• Thanks again @OrganicLawnDIY (+1) - one last quick followup question (I promise): if I go with straw as the mulch is there a realistic risk of introducing weeds to the bed? Of the options you listed straw is the likely viable mulch option for me (I don't really have any newspapers, especially with ink that I'm certain is soy based; same for cardboard, thatch, leaves, etc.). Thoughts? Thanks again! – smeeb May 27 '15 at 15:35
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    Straw is the stalks of plants after seeds have been harvested. It may contain some weed seeds but it is frequently recommended because it has less seeds than hay. See extension.umd.edu/sites/default/files/_docs/locations/… Plastic sheeting as mulch, also works well and can increase yields on certain plants but it's easier to put it down before you plant. I'm trying red plastic mulch for the first time this year. – OrganicLawnDIY May 27 '15 at 16:28
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You've mentioned seeds as well as transplants, so I'm assuming the bed has seeds planted in it already? If that's the case, trying to put in a soaker hose will be next to impossible without disrupting what's been planted already. I think I'd stick to sprinkler watering, but do it in the early morning instead - that way, any moisture lurking on any leaves dries out better. It is true that sprinkling at the end of the day MIGHT increase the risk of fungal infection because the plants are sitting damp in the cool of the night, so doing it first thing should get round this possible problem.

UPDATED ANSWER;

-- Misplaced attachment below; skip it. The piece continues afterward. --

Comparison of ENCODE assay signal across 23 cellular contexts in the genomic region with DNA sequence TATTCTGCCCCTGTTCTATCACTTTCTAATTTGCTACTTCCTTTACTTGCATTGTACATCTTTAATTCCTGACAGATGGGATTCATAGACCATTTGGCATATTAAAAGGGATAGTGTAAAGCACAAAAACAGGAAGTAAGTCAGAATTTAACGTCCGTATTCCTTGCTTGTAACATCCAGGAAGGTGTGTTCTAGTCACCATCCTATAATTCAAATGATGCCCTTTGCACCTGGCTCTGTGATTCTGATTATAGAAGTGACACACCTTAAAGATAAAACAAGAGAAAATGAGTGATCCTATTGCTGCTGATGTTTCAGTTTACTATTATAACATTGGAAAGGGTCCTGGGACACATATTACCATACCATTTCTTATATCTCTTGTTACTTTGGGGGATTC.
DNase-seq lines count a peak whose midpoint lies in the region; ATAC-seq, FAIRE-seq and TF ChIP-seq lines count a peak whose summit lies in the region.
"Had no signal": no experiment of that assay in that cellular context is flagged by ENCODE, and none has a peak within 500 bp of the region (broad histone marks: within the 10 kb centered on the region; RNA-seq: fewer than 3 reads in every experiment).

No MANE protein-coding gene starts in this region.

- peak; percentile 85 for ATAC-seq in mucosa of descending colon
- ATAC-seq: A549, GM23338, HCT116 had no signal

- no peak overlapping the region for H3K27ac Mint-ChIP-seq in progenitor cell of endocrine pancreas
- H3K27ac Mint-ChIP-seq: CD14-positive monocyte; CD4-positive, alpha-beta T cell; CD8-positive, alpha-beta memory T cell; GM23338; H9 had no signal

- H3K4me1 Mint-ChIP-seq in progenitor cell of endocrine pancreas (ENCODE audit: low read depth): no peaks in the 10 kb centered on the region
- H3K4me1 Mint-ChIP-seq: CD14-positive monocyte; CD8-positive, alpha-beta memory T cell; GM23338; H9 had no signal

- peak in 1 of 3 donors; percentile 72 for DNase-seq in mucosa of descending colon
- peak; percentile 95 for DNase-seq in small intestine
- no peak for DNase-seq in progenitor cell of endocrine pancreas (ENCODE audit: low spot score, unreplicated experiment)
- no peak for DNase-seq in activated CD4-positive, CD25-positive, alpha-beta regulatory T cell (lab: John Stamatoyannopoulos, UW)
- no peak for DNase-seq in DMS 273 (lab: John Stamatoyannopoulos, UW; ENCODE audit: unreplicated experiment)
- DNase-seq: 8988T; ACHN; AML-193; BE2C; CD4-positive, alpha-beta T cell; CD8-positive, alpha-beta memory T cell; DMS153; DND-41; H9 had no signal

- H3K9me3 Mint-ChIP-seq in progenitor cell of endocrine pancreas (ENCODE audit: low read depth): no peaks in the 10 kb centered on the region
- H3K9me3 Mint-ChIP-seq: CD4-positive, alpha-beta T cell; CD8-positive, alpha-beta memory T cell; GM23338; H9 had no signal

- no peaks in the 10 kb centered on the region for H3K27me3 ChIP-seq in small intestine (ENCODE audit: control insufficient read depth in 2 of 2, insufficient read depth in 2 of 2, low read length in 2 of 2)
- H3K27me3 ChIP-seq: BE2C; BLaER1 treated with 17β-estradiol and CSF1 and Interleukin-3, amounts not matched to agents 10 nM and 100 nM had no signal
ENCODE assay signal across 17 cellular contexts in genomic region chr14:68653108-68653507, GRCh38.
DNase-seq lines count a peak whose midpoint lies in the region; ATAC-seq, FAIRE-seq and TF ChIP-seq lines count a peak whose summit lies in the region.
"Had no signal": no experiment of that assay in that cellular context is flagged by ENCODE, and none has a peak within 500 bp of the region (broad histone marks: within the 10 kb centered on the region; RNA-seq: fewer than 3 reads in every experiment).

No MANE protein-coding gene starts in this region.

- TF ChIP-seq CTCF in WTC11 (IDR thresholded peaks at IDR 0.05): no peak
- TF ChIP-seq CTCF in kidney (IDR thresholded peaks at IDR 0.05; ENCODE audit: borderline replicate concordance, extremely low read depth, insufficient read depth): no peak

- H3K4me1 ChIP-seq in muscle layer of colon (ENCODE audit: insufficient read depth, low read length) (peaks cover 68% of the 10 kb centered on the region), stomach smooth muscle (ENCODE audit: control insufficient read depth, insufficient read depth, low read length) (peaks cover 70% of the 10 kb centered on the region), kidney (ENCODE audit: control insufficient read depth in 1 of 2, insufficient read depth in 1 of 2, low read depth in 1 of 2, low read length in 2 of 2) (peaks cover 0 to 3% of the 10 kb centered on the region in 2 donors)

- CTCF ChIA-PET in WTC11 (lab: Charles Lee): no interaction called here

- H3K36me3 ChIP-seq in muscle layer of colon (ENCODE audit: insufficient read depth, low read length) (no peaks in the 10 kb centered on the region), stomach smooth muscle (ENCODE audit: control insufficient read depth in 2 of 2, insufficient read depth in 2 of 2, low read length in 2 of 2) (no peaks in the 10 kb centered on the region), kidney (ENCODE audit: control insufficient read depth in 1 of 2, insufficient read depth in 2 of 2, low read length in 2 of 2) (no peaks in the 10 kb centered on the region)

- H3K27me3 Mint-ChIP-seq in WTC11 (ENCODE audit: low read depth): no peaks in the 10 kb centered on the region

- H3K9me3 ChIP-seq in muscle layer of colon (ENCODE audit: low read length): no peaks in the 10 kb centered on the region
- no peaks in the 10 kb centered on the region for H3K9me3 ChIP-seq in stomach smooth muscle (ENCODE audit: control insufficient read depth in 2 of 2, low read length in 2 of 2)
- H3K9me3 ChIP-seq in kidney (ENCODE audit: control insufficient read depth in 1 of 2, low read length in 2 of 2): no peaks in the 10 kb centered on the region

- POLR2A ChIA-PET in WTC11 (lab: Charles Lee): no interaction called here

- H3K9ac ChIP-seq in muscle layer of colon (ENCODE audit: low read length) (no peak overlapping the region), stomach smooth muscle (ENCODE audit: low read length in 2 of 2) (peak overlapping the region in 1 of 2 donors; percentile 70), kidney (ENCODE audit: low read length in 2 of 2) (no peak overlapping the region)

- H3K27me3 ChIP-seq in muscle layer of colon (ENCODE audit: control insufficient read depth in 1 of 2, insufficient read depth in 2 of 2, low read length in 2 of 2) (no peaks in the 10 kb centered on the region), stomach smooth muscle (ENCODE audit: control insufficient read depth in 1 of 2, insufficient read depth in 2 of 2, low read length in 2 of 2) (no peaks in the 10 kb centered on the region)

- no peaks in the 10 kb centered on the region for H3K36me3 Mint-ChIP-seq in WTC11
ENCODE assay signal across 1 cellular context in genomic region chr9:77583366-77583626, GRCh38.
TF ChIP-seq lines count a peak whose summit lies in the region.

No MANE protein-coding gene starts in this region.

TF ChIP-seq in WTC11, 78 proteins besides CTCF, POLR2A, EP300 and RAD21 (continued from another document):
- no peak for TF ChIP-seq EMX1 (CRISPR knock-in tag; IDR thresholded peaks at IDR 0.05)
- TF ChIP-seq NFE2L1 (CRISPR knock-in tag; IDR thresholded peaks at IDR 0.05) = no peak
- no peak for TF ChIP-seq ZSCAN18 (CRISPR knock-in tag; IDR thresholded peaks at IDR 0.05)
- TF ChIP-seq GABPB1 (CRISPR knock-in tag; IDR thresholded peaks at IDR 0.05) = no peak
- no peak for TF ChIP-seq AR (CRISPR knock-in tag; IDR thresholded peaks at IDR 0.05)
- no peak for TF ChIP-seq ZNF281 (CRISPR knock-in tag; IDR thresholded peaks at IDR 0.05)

In response to your comment - my apologies, when you said soaker hose, I imagined leaky pipe, which does go under the soil, whereas a soaker hose does not, sorry! That's assuming the terminology is the same in both our home countries, I'm not where you are.

  • Thanks @Bamboo (+1) - great advice, and I will likely do just that. Just for my own edification though, I'm not understanding what you mean when you say "If that's the case, trying to put in a soaker hose will be next to impossible without disrupting what's been planted already." My question is: why? Doesn't the soaker hose just sit on top of the soil? (And yes, to confirm your suspicions, we do have a mixture of planted seeds and transplants.) Thanks again! – smeeb May 27 '15 at 11:52
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I started square foot gardening in 4 X 4 beds this year, and merely installed a soaker hose that surrounds the center 4 squares; after agonizing over several designs that just did not word well in that planting scheme. What I have found out so far is this: you have to water a lot more than "1 inch per week", and you still have to water with a can while seeds are germinating and for about a week after transplanting. The reason for this is that the drip goes straight down into the soil and then spreads out, so to reach all the plants you have to have a lot of spreading, which takes a lot of water. I discovered this when my broccoli and brussels sprouts started to wilt even though I had watered "sufficiently", even according to a moisture meter; and it hasn't consistently gotten into the 70s here yet. Also, the dry areas on the surface never soak up the water from down below, so you have to prime those spots from above, because the drip water will not reach the shallow seeds and roots. Once everything is established, in a couple weeks, I will switch to just the soaker hoses, adjusting the watering budget for the temperature. Some recommendations are as much as .5 inch per 10 degrees over 60F. Water from above in the morning so the sun will evaporate it off the leaves. It is also my belief that plants need more water as they get bigger; and more fertilizer as well. The once size fits all approach given on most fertilizers of "the same amount every week" doesn't fit any. I put balanced fertilizer in the soil at time of seeding and transplanting, and will then deep root fertilize for each vegetable per its needs through the growing season. When I was a weekend gardener I got sporadic results. No, retired, I am trying hard to turn my black thumb green.